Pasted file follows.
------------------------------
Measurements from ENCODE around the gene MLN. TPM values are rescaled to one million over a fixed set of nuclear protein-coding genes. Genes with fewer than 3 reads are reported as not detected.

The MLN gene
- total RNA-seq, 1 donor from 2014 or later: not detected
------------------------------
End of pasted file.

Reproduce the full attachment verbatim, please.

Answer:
Measurements from ENCODE around the gene MLN. TPM values are rescaled to one million over a fixed set of nuclear protein-coding genes. Genes with fewer than 3 reads are reported as not detected.

The MLN gene
- total RNA-seq, 1 donor from 2014 or later: not detected